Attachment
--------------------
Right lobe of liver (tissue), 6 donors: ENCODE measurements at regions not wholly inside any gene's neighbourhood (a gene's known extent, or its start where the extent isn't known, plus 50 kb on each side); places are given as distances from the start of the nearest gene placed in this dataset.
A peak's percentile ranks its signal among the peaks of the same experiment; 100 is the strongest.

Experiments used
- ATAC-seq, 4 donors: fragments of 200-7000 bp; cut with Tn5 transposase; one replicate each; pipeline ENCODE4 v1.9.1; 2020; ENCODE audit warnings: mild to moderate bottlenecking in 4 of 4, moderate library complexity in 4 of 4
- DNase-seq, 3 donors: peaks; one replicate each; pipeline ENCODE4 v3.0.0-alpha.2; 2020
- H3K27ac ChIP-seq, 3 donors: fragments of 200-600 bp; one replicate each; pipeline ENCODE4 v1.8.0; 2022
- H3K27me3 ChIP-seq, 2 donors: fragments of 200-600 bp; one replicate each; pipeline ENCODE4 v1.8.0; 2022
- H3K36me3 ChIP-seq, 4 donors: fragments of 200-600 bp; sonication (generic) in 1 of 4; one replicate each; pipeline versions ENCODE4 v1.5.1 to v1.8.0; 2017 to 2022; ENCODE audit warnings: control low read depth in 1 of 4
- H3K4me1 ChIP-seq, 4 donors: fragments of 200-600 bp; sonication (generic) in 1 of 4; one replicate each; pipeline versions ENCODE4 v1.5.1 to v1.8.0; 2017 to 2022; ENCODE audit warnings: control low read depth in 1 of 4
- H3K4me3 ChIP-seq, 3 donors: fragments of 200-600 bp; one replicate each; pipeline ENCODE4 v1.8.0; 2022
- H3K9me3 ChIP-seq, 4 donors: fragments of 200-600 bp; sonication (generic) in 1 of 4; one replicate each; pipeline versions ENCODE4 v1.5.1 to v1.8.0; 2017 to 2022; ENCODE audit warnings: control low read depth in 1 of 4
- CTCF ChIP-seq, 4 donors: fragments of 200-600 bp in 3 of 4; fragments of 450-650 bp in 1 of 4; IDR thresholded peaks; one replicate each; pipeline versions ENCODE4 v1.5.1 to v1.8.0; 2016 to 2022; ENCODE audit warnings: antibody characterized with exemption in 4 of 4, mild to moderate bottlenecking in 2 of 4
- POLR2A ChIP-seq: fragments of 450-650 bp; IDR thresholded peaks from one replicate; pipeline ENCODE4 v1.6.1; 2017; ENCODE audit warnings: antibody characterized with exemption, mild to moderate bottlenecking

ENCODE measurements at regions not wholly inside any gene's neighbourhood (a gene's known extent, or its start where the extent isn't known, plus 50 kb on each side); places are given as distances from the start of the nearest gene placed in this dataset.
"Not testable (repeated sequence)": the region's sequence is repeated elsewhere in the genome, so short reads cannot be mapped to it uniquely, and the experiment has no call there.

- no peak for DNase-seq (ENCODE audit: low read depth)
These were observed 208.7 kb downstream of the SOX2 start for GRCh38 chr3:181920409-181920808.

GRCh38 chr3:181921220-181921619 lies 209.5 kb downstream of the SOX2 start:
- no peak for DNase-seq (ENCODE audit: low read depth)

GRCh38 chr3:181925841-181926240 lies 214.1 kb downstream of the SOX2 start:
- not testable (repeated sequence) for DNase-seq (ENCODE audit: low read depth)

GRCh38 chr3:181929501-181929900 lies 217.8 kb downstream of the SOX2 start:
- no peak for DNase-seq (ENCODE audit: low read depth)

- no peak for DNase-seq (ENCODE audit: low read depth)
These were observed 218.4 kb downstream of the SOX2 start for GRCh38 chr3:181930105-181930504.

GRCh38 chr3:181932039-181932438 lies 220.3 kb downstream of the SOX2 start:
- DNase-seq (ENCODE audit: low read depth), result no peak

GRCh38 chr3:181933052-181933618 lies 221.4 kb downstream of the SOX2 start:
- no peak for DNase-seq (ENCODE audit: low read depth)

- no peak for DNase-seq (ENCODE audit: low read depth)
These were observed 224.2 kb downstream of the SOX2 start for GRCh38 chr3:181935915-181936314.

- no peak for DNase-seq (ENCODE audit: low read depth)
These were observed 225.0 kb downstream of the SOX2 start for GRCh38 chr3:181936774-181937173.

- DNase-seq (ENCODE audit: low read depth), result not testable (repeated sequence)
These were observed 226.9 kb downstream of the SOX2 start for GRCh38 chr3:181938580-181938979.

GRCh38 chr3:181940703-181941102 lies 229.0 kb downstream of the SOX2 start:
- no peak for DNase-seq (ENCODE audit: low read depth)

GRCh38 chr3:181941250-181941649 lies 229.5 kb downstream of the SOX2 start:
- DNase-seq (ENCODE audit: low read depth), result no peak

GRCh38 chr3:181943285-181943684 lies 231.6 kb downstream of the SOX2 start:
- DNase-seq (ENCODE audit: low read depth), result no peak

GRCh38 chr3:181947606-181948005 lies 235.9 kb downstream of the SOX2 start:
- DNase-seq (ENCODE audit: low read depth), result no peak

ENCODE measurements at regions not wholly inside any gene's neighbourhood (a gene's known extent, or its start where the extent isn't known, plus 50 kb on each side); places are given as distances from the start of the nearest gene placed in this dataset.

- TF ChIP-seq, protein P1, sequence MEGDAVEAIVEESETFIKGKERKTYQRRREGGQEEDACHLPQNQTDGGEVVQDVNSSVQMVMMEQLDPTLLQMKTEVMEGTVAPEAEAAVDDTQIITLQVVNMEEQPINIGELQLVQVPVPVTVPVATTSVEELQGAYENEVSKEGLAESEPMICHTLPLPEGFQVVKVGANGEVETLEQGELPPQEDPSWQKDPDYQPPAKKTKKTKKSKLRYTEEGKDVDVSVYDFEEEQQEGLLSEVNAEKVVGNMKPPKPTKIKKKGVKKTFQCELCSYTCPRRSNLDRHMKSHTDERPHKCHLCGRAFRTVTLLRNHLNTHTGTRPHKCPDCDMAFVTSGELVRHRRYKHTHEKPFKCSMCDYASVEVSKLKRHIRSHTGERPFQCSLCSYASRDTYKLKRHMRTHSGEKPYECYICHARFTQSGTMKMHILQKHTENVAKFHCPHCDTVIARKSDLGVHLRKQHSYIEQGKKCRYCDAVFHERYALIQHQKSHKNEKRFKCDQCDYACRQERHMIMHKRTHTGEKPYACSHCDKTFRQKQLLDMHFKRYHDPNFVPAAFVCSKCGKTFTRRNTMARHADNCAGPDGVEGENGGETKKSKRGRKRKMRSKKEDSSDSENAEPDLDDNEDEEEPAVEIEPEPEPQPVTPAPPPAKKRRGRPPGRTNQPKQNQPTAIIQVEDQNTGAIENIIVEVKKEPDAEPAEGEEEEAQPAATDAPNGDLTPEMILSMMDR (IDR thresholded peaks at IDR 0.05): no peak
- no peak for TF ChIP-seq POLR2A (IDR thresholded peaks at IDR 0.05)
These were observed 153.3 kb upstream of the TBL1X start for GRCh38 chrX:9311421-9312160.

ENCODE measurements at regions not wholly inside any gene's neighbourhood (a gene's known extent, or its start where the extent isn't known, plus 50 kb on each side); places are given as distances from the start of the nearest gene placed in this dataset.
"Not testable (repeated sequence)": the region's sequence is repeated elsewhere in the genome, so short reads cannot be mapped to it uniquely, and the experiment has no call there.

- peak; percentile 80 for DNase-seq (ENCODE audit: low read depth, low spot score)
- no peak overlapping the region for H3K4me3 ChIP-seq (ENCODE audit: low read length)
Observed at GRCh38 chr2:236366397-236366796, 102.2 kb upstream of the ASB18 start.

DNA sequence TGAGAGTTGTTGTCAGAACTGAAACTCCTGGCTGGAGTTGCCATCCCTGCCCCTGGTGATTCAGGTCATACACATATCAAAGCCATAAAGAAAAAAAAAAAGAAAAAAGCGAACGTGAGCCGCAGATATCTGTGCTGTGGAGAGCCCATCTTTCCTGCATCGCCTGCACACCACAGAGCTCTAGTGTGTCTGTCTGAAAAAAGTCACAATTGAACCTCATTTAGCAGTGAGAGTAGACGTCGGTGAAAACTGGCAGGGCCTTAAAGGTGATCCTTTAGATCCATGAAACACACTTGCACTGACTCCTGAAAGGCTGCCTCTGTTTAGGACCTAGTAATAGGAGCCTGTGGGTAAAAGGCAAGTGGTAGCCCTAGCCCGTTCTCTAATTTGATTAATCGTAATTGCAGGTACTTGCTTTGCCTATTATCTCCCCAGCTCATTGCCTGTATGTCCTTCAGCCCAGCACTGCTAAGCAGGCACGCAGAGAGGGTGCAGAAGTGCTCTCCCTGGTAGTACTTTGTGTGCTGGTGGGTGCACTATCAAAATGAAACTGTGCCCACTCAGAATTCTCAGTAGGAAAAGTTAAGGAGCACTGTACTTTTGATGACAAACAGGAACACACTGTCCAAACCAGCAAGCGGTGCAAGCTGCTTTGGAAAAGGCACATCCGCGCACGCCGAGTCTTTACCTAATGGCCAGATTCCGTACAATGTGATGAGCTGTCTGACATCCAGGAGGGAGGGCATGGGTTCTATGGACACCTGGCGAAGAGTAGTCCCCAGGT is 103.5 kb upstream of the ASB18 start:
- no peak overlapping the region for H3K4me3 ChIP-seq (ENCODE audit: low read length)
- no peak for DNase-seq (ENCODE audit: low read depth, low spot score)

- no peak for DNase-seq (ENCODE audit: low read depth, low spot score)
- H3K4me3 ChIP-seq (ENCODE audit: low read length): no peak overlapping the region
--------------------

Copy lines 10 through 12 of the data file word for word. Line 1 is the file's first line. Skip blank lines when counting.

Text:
- H3K4me3 ChIP-seq, 3 donors: fragments of 200-600 bp; one replicate each; pipeline ENCODE4 v1.8.0; 2022
- H3K9me3 ChIP-seq, 4 donors: fragments of 200-600 bp; sonication (generic) in 1 of 4; one replicate each; pipeline versions ENCODE4 v1.5.1 to v1.8.0; 2017 to 2022; ENCODE audit warnings: control low read depth in 1 of 4
- CTCF ChIP-seq, 4 donors: fragments of 200-600 bp in 3 of 4; fragments of 450-650 bp in 1 of 4; IDR thresholded peaks; one replicate each; pipeline versions ENCODE4 v1.5.1 to v1.8.0; 2016 to 2022; ENCODE audit warnings: antibody characterized with exemption in 4 of 4, mild to moderate bottlenecking in 2 of 4